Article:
In the southeast part of Norway lies the beautiful little village of Stavern. Once a thriving community where fishing was the main source of income, today the town hosts the country’s largest collection of once dominating double-ended motor boats called Sjekte. The sjekte is a local name for the more common snekke boat type.
Most of the sjektes of Stavern wear manila rope fenders that serve to both adorn and protect the boats. It is said that during whale-hunting days, discarded towing lines were put aside by crewmen aboard the whalers. In their spare time, they used these spent lines to produce fenders according to the following design. The design is both simple and effective, and fenders can easily be made at home. There are many theories on how to hang them, their proper size, etc, but the following is my take on how it should be done, based on 30 years of scrutiny of the authentic fishing boats residing in the Stavern Canal.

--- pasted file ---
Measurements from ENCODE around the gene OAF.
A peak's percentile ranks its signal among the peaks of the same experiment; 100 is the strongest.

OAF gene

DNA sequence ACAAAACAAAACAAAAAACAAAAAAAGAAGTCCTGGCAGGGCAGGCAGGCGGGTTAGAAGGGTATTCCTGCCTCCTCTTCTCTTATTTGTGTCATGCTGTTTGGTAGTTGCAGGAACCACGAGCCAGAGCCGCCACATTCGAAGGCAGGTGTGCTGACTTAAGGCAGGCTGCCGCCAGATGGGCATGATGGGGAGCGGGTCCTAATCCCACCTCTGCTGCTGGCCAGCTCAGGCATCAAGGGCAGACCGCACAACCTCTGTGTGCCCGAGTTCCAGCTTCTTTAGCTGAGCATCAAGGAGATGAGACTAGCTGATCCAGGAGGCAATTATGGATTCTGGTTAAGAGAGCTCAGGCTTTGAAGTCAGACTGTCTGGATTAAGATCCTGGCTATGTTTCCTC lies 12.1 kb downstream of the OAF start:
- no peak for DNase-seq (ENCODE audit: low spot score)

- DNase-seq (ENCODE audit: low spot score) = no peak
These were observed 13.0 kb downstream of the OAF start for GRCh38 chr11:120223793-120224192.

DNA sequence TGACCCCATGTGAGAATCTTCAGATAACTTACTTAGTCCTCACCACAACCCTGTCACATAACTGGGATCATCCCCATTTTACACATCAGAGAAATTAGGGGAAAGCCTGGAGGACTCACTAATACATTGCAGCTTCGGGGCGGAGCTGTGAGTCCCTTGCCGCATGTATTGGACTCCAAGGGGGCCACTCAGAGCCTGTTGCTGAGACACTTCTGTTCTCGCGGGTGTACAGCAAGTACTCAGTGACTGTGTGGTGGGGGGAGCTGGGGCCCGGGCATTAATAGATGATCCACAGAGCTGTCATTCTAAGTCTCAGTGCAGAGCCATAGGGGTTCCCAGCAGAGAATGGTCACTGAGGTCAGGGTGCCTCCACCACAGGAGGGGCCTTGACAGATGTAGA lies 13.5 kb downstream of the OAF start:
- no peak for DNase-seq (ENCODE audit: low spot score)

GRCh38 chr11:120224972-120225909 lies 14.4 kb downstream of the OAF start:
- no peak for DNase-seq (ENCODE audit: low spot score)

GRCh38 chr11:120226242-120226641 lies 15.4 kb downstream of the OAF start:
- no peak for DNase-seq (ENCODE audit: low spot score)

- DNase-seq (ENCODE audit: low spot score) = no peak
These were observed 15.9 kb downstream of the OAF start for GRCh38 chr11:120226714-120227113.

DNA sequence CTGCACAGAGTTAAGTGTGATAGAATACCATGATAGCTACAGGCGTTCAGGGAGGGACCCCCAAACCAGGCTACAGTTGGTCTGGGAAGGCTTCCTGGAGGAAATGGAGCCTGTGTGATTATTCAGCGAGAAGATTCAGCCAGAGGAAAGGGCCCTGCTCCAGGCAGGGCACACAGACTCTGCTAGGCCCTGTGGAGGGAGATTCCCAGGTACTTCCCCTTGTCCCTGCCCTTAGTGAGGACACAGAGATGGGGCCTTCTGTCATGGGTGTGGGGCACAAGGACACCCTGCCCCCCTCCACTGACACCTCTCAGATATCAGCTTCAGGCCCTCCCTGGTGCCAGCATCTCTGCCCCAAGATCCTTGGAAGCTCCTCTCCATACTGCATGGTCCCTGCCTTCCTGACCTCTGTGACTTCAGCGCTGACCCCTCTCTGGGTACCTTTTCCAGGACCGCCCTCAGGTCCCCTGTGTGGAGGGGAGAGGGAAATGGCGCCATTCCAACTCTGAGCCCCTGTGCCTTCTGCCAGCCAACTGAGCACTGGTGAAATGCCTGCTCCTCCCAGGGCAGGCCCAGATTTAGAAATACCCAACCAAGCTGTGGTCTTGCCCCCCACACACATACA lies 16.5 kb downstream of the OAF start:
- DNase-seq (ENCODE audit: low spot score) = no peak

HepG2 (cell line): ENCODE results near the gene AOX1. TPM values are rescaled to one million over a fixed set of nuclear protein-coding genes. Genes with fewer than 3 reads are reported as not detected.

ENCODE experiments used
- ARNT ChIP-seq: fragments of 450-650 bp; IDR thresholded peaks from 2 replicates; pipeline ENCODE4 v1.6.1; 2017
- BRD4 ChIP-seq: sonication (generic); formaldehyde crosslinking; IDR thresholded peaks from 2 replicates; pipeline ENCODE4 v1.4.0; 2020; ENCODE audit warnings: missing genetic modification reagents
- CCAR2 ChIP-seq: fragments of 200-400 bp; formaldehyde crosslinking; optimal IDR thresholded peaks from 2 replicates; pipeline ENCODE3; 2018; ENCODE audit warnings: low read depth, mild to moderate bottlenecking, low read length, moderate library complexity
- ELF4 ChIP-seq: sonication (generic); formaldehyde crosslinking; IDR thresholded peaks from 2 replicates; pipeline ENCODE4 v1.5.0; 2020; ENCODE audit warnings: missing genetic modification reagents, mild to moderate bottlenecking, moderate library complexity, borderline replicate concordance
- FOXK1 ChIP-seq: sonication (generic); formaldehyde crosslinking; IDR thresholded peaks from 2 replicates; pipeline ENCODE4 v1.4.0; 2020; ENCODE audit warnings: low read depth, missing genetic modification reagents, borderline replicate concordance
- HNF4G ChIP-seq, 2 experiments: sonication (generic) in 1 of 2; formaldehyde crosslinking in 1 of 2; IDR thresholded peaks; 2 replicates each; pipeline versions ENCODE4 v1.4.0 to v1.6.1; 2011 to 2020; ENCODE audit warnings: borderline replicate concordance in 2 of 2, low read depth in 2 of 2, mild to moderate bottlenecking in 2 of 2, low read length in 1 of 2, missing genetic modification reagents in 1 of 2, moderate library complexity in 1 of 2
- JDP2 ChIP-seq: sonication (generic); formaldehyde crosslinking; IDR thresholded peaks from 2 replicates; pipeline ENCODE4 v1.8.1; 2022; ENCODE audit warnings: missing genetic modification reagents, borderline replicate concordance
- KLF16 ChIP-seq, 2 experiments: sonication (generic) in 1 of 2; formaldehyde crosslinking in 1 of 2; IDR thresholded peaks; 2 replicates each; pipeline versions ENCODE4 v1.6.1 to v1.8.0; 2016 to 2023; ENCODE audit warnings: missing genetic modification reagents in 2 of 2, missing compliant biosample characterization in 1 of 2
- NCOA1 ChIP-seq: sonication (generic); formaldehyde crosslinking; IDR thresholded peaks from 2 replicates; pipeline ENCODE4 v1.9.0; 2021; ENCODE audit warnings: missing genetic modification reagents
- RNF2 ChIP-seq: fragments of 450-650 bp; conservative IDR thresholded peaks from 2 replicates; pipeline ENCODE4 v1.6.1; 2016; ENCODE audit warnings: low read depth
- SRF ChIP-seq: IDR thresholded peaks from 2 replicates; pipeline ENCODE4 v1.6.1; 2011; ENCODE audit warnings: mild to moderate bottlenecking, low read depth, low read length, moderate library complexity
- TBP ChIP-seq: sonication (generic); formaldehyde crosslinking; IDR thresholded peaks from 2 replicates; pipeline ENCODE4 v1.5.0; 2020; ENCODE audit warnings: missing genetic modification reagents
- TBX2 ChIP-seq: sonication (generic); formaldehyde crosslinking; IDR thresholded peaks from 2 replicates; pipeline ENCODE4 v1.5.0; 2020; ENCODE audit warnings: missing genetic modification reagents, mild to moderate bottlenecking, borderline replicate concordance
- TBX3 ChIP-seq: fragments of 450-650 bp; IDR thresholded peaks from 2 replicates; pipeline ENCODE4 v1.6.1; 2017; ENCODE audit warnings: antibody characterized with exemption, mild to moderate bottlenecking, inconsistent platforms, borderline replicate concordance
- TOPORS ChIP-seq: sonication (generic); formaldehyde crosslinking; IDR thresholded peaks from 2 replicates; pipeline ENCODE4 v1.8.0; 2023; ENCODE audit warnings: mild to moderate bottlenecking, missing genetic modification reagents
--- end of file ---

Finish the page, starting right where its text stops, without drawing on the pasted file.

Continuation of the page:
Before the advent of nylon, natural fiber was the only option when purchasing rope for mooring. Rope could be made from grass, hemp, or other materials. Today manila is more or less the only classic rope available in Norway. Any well-stocked marine supply store should be able to provide the correct rope for the fenders, but prepare to open your wallet. Fenders should be sized proportionately to the boat. Fenders that are too large or too small will not look right or work properly, so rope diameter is critical. The “calf” is the core of the fender, and its length determines the final overall length of the fender. The calf is cut from the same diameter rope as the strands that will be used to braid the fender. The following table of has guidelines for selecting the correct size for sjektes.
• 19′ to 21′ sjekte, 2 dry planks: 7/8″ (22 mm) manila, 16″ calf
• 21′ to 23′ sjekte, 3 dry planks: 15/16″ (24 mm ) manila, 18″ calf
• 23′ to 25′ sjekte, 4 dry planks: 1″ (26 mm) manila, 20″ calf